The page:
nep-cbe New Economics Papers
on Cognitive and Behavioural Economics
Issue of 2020‒06‒15
seven papers chosen by
Marco Novarese
Università degli Studi del Piemonte Orientale

  1. Evaluating the Sunk Cost Effect By Ronayne, David; Sgroi, Daniel; Tuckwell, Anthony
  2. Do economic preferences predict pro-environmental behaviour? By Leonhard K. Lades; Kate Laffan; Till O. Weber
  3. Perceived Fairness and Consequences of Affirmative Action Policies By Schildberg-Hörisch, Hannah; Trieu, Chi; Willrodt, Jana
  4. Social class and (un)ethical behavior: Causal versus correlational evidence By Elisabeth Gsottbauer; Daniel Müller; Samuel Müller; Stefan T. Trautmann; Galina Zudenkova
  5. The behavioral and neoliberal foundations of randomizations By Jean-Michel Servet; Bruno Tinel
  6. Predictive Power in Behavioral Welfare Economics By Elias Bouacida; Daniel Martin
  7. Zero-Intelligence vs. Human Agents: An Experimental Analysis of the Efficiency of Double Auctions and Over-the-Counter Markets of Varying Sizes By Giuseppe Attanasi; Samuele Centorrino; Elena Manzoni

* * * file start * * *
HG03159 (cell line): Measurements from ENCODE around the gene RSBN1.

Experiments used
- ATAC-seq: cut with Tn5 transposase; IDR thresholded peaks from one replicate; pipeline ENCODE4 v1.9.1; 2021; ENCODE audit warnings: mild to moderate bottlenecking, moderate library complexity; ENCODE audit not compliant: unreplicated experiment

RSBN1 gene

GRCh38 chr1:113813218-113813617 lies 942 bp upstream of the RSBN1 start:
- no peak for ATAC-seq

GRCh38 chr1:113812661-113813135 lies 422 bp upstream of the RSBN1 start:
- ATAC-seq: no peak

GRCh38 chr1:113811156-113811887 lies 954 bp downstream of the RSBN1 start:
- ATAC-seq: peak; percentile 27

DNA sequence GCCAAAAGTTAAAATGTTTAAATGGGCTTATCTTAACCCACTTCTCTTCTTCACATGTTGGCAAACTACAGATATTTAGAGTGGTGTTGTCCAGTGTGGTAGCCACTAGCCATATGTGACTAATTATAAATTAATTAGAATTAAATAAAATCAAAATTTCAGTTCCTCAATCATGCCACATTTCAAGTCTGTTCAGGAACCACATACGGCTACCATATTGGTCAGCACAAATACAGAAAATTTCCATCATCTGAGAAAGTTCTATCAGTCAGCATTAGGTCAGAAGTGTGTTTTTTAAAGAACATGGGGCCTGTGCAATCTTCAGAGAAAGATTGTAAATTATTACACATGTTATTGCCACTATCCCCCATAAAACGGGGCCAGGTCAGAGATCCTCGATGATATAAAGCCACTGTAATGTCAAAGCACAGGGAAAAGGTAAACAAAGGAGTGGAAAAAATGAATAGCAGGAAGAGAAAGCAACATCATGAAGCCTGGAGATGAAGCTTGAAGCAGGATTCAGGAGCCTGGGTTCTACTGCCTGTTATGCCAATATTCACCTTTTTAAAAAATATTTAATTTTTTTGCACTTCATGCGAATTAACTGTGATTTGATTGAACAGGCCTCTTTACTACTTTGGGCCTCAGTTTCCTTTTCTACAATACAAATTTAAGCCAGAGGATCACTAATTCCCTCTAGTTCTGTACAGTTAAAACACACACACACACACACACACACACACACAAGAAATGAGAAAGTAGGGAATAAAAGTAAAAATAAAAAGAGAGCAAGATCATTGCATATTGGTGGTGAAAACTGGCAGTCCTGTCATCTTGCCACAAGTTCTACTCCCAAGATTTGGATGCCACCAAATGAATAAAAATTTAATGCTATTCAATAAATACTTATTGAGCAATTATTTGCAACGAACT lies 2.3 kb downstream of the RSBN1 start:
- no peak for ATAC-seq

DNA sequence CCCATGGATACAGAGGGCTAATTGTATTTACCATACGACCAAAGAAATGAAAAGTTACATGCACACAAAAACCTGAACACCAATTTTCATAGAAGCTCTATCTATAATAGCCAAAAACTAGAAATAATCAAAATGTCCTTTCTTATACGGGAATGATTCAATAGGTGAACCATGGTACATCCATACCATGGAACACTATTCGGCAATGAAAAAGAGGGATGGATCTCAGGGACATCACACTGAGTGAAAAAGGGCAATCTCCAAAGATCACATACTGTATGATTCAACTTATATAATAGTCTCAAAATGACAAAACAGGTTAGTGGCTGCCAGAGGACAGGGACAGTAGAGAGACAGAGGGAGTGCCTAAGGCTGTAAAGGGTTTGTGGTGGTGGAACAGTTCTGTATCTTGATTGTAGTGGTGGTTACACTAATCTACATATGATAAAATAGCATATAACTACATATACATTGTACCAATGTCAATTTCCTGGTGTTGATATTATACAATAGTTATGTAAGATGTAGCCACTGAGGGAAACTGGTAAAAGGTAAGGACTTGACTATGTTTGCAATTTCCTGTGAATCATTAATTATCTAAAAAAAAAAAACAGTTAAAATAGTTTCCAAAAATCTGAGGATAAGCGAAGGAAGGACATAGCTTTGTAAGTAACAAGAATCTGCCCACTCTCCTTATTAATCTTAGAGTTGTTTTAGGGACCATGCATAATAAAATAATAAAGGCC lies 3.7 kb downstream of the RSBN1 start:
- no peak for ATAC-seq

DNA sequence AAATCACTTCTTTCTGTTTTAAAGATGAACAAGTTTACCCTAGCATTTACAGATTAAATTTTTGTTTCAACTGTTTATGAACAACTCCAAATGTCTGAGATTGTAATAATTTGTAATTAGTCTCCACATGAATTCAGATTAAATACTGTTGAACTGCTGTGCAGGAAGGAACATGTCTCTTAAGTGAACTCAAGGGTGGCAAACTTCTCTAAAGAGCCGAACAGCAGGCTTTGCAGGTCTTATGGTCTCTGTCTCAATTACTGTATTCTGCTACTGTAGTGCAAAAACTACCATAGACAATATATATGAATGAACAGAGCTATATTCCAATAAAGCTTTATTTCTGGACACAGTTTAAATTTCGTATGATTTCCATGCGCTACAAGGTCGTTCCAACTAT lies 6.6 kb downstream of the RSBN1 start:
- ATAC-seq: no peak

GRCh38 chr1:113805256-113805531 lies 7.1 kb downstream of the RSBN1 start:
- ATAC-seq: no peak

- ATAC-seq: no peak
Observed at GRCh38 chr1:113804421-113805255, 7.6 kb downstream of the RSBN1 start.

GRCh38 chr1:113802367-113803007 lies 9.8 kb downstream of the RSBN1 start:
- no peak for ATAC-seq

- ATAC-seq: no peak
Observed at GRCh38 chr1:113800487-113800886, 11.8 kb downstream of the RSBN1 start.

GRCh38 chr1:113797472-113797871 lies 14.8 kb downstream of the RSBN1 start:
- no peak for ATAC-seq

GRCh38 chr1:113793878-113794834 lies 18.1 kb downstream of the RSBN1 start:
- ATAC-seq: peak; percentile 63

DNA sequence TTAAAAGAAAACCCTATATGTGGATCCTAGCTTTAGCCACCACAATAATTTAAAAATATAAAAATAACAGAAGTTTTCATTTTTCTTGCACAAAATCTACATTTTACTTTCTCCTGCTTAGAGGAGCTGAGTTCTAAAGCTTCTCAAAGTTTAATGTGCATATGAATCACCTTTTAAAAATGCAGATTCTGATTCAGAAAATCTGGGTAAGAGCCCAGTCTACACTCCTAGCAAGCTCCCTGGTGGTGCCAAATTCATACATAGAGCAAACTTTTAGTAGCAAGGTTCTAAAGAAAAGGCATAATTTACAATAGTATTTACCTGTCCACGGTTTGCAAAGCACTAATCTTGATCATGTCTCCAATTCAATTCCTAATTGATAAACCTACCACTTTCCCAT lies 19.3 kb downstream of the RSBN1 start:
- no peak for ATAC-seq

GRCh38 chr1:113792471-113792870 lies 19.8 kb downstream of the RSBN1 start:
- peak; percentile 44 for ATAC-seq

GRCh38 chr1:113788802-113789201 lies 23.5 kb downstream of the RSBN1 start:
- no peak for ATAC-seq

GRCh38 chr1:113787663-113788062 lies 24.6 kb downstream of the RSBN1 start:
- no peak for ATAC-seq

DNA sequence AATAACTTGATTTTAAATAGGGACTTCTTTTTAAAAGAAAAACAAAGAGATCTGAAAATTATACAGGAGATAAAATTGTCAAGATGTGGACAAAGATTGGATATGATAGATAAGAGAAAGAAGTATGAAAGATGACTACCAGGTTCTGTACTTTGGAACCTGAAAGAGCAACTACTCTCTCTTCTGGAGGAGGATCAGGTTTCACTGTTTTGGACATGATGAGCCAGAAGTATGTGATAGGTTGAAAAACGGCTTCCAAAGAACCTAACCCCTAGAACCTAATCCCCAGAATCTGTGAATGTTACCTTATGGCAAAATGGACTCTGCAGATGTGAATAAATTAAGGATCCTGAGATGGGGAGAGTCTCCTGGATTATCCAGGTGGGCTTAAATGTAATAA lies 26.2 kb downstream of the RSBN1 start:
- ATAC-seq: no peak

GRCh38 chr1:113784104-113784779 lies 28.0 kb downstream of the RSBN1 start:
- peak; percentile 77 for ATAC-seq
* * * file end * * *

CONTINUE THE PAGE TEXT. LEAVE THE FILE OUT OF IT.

1. By: Ronayne, David (University of Oxford and Nuffield College); Sgroi, Daniel (University of Warwick, ESRC CAGE Centre and IZA Bonn); Tuckwell, Anthony (Universityof Warwick, ESRC CAGE Centre and the Alan Turing Institute)
    Abstract: We provide experimental evidence of behavior consistent with the sunk cost effect. Subjects who earned a lottery via a real-effort task were given an opportunity to switch to a dominant lottery; yet 23% chose to stick with their dominated lottery. The endowment effect accounts for roughly only one third of the effect. Subjects’ capacity for cognitive reflection is a significant determinant of sunk cost behavior. We also find stocks of knowledge or experience (crystallized intelligence) predict sunk cost behavior, rather than algorithmic thinking (fluid intelligence) or the personality trait of openness. We construct and validate a scale, the “SCE-8”, which encompasses many resources individuals can spend, and offers researchers an efficient way to measure susceptibility to the sunk cost effect.